Wholesale Success: Building the capacity of farmers to meet demand for locally and sustainably grown produce

Project Overview

ES17-137
Project Type: Professional Development Program
Funds awarded in 2017: $78,008.00
Projected End Date: 03/31/2019
Grant Recipient: Clemson University
Region: Southern
State: South Carolina
Principal Investigator:
Dr. Geoff Zehnder
Clemson University

Commodities

  • Vegetables: Project addresses all vegetables and other specialty crops that are harvested for fresh market.

Practices

  • Crop Production: postharvest treatment, winter storage
  • Education and Training: decision support system, demonstration, extension, mentoring, technical assistance, workshop
  • Production Systems: integrated crop and livestock systems, organic agriculture

    Abstract:

    This project is led by Clemson University in collaboration with the South Carolina SARE Program, the FamilyFarmed organization, non-profit farm advocacy organizations  and Clemson and South Carolina State University Extension. The goal of the project is to build the capacity of small- and mid-scale farmers to take advantage of the increasing wholesale market demand for locally-grown produce by adopting best practices in food safety, post-harvest handling, packing and business management. In this SARE PDP project we collaborated with FamilyFarmed and our stakeholders to develop a customized Wholesale Success training curriculum and series of training events for Extension agents and other agriculture professionals. The curriculum was designed to train these professionals so that they in turn can help farmers to gain the knowledge and skills needed to implement best harvesting and post-harvest handling practices to access wholesale markets and also to improve the quality of produce for direct markets. A series of “Wholesale Success” training events was held over two years to address stakeholder-identified challenges related to post-harvest handling and other areas that are critical to successful wholesale and direct marketing of fruits and vegetables. The project team and FamilyFarmed collaborated on development of program evaluation protocols as described in the proposal. Through this SARE PDP program, a core group of experts in  best practices for produce harvest- and post-harvest handling was stablished who will continue “Wholesale Success” training programs for local farmers into the future.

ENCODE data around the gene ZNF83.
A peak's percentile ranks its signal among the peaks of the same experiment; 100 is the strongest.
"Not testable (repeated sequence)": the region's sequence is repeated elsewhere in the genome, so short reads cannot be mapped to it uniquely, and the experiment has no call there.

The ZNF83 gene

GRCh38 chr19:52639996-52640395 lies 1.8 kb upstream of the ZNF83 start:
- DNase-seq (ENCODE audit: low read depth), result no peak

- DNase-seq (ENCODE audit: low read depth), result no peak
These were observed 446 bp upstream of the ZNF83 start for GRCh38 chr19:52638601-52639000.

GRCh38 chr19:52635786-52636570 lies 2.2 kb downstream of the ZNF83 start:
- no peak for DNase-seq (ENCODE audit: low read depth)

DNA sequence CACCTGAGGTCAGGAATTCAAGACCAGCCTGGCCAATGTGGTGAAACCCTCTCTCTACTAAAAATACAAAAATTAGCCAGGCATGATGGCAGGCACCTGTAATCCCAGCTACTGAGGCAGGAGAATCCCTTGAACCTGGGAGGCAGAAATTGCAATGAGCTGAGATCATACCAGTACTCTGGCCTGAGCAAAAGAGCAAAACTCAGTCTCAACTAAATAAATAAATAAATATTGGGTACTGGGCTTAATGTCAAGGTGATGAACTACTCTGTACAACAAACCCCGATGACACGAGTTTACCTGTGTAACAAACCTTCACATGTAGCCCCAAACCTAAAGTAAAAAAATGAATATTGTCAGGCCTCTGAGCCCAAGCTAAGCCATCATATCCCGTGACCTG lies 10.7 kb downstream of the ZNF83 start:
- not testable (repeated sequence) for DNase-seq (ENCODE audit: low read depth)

Project objectives:

    The overall goal of the project will be to build the capacity of small- and mid-scale farmers to take advantage of the increasing market demand for locally grown produce by adopting best practices in food safety, postharvest handling, packing and business management. Through the project a core group of agriculture professionals will be trained in these practices who in-turn will be able to educate growers by providing the knowledge and skills they need to implement best harvest and post-harvest handling practices to meet the high quality standards that wholesale markets require.

    Objective 1. Collaborate with FamilyFarmed and SC SARE Program stakeholders to develop a custom “Wholesale Success” training curriculum in best food safety, post-harvest handling, packing and business management practices for agricultural professionals and educators specifically to aid them in helping small- and mid-scale produce farmers in South Carolina and the region to be more efficient and profitable.

    Objective 2. Organize a series of Wholesale Success training events for 1862 and 1890 Extension, NRCS and other agriculture professionals to address stakeholder-identified challenges related to post-harvest handling and other areas that are critical to successful wholesale and direct marketing of fruits and vegetables. The near term outcome of the project will be a core group of agricultural professionals with necessary knowledge and skills who will help our farmers to implement best harvesting and post-harvest handling practices to access wholesale markets and also to improve the quality of their produce for direct markets. In the long term, the project will  result in 1) a greater number of local farms who are able to sell products to wholesale market outlets thereby increasing farmers’ market diversity and economic viability, and 2) a greater number of consumers with access to fresh, local produce.

    Any opinions, findings, conclusions, or recommendations expressed in this publication are those of the author(s) and do not necessarily reflect the view of the U.S. Department of Agriculture or SARE.